Please use this identifier to cite or link to this item: http://hdl.handle.net/2440/112514
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Type: Theses
Title: Chase the feeling: making meaning in an autistic theatre company
Author: Allen, Michael James
Issue Date: 2016
School/Discipline: School of Social Sciences
Abstract: This research explores the work of a theatre company made up entirely of people diagnosed with variations of Autism Spectrum disorder (ASD). It investigates their practice with respect to the social structures that define their identity, the craft and techniques of contemporary actors and the vehicle of theatre itself to wrangle self-determination and expression in ways that re-imagine their collective identity. In doing so, this research explores how theatre performance as a social phenomenon suspends the everyday social relationships people have and by doing so facilitates the reconfiguring of meaning by way of an embodied, social and corporeal experience. Finally the project speaks to ideas in anthropology about writing culture and so includes a play script and performance. This creative analysis of the research seeks then to find a tangible path linking the rigor of creative practice, academic research and writing culture. Fieldwork was conducted with the COMPANY @ which operates in Adelaide, South Australia. This analysis is presented in the form of exegesis, playscript and performance. The performance of the script took place on August 28, 2015 at the Bakehouse Theatre, Adelaide. The performance itself is sixty minutes in duration and rehearsals were conducted over two months with the cast, which consisted of participants from the fieldwork and a guest actor. Rehearsals were conducted over five hours per week for ten weeks, totalling approximately seventy hours rehearsal. The writing of a play script and the subsequent interpretation of this script into a live performance are devices intended to speak to the authority of writing culture with respect to ethnography. This is used to delineate the process by which anthropological study contributes to the writing of culture and literature. The thesis is an ethnographic analysis and argues that writing observations of participants in fieldwork is in some respects a definition of cultural practice. The script and its performance seek then to broaden this analysis and allow a more fluid and interpretive construction of culture based on the readers/audiences contribution to experiential analysis. In this sense the research engages anthropological analysis and theory with the practice of interpretation on behalf of the reader. Given that members of the fieldwork acted the performance this gives autonomy to the participants of research and ownership of (re)creating their identity. The act of perceptive interpretation by the audience and subsequent feedback to performers creates a hermeneutic circle of expression and construction of identity, keeping the work alive and dynamic rather than fixed. In this sense the final analysis seeks to create a dynamic lived interpretation of cultural practice and contribute to arguments about dynamic anthropology and writing culture.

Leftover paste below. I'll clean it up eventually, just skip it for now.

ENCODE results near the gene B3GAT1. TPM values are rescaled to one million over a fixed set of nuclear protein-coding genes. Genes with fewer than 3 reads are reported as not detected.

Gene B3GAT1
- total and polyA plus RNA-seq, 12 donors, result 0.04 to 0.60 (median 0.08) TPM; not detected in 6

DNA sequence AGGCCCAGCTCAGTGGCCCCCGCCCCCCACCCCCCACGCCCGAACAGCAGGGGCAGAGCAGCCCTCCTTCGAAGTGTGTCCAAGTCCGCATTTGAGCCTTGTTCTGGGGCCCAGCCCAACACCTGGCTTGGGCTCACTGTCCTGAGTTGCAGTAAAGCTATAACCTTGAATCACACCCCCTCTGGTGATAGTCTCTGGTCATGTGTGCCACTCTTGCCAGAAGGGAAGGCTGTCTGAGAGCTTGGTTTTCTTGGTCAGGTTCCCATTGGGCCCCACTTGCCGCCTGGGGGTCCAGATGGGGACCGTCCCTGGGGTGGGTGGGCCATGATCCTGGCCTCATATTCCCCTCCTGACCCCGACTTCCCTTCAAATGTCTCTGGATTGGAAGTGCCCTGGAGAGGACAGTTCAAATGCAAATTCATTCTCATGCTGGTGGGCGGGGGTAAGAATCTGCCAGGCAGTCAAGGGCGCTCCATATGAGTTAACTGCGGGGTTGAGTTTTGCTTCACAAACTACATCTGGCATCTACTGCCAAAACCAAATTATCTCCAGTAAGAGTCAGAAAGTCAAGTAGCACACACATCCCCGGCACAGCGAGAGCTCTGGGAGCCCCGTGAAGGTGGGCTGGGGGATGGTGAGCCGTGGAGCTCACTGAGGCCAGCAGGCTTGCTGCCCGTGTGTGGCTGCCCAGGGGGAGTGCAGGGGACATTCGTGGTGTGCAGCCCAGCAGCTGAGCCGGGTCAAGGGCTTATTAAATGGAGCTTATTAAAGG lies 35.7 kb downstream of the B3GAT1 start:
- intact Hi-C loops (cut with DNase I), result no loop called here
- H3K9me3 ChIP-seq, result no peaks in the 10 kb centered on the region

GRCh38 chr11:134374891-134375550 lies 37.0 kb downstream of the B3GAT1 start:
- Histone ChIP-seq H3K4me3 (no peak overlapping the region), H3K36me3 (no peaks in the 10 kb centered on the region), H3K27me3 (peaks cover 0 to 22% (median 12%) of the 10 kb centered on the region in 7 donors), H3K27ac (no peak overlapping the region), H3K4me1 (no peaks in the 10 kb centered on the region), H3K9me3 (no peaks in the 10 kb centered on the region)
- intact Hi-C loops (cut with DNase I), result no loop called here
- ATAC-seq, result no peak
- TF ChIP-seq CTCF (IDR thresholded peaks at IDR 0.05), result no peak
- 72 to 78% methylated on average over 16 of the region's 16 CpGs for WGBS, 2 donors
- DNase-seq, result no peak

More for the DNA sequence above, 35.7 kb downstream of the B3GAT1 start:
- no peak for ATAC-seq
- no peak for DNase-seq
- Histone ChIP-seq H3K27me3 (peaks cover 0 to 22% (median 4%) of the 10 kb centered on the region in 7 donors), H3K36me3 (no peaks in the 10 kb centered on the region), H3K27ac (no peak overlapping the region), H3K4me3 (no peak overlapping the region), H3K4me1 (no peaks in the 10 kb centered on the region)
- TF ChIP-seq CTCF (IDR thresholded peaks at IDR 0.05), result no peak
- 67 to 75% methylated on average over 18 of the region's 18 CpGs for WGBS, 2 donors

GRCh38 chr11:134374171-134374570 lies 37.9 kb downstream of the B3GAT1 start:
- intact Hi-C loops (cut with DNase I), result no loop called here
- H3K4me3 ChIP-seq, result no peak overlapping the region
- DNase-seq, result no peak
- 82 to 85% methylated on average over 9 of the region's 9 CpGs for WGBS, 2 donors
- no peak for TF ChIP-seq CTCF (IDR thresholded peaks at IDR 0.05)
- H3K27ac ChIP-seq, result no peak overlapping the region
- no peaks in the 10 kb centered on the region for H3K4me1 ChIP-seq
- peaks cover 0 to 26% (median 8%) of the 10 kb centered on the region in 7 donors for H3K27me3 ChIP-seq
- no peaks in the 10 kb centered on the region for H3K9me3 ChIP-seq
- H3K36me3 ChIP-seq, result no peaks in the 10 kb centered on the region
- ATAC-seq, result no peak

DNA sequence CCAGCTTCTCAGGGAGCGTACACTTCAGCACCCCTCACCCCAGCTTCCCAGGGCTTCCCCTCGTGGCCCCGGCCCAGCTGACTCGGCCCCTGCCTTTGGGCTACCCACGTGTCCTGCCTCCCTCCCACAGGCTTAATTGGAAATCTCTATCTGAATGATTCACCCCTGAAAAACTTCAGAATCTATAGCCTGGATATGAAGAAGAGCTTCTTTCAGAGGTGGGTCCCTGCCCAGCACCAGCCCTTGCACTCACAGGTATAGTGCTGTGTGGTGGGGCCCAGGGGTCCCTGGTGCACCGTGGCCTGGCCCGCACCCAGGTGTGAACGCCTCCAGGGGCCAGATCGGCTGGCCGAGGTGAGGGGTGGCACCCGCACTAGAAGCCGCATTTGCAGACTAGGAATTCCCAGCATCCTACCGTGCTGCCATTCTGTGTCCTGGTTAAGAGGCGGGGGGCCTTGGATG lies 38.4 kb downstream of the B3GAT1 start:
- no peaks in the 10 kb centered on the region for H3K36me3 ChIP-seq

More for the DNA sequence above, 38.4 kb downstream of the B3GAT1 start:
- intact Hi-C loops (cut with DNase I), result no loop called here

Advisor: Lucas, Rodney
Dissertation Note: Thesis (M.Phil.) -- University of Adelaide, School of Social Sciences, 2016
Keywords: autism
theatre
phenomenology
performance studies
acting
drama
stage
autism spectrum disorder
aspergers
anthropology
Provenance: Copyright material (Film) removed from digital thesis. See print copy in University of Adelaide Library for full thesis.
This electronic version is made publicly available by the University of Adelaide in accordance with its open access policy for student theses. Copyright in this thesis remains with the author. This thesis may incorporate third party material which has been used by the author pursuant to Fair Dealing exceptions. If you are the owner of any included third party copyright material you wish to be removed from this electronic version, please complete the take down form located at: http://www.adelaide.edu.au/legals
DOI: 10.4225/55/5b0f6de3f2347
Appears in Collections:Research Theses

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